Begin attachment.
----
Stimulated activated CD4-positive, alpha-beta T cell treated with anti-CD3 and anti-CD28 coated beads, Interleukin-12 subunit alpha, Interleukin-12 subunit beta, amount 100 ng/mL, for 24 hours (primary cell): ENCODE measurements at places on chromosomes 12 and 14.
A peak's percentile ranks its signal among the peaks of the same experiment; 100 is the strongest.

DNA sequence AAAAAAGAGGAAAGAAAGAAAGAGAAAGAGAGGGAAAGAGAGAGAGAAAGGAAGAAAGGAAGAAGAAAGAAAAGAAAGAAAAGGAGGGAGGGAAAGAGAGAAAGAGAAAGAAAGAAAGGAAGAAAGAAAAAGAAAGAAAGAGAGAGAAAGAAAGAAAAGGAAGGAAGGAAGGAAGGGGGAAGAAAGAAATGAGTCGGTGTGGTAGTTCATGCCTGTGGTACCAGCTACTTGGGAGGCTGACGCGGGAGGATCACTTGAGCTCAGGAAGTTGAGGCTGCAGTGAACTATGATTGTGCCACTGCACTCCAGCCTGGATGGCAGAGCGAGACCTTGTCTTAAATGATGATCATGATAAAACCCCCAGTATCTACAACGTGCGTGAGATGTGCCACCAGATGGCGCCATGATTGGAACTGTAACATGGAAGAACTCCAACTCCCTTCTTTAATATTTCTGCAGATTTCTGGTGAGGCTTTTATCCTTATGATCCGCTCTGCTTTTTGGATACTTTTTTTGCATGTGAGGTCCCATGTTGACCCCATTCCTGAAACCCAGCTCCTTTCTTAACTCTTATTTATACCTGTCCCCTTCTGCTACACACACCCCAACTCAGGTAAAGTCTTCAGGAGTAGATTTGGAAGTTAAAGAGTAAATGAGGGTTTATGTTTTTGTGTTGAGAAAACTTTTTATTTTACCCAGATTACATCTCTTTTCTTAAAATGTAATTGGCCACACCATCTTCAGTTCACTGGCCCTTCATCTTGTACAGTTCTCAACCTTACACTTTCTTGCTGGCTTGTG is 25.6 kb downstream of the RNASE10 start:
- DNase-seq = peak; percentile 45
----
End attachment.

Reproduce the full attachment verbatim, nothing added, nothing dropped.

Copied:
Stimulated activated CD4-positive, alpha-beta T cell treated with anti-CD3 and anti-CD28 coated beads, Interleukin-12 subunit alpha, Interleukin-12 subunit beta, amount 100 ng/mL, for 24 hours (primary cell): ENCODE measurements at places on chromosomes 12 and 14.
A peak's percentile ranks its signal among the peaks of the same experiment; 100 is the strongest.

DNA sequence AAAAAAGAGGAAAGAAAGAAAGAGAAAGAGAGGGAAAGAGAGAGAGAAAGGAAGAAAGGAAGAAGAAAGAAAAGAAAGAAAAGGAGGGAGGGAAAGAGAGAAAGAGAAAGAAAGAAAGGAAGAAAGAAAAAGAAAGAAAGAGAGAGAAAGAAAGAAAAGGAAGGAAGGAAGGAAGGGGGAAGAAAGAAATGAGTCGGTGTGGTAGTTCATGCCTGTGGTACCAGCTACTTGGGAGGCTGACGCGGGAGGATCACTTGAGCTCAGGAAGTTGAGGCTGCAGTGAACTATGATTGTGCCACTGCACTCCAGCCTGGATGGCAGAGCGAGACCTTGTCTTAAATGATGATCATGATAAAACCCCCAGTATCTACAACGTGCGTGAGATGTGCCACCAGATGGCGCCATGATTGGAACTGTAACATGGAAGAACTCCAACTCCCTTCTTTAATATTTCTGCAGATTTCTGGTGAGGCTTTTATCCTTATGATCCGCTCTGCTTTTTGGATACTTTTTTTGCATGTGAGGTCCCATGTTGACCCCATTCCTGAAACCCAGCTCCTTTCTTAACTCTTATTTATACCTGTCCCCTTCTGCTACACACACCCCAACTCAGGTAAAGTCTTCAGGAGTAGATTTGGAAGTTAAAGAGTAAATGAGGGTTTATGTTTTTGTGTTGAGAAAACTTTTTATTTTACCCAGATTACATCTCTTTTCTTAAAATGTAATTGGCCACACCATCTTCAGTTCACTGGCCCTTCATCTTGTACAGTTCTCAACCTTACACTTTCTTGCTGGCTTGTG is 25.6 kb downstream of the RNASE10 start:
- DNase-seq = peak; percentile 45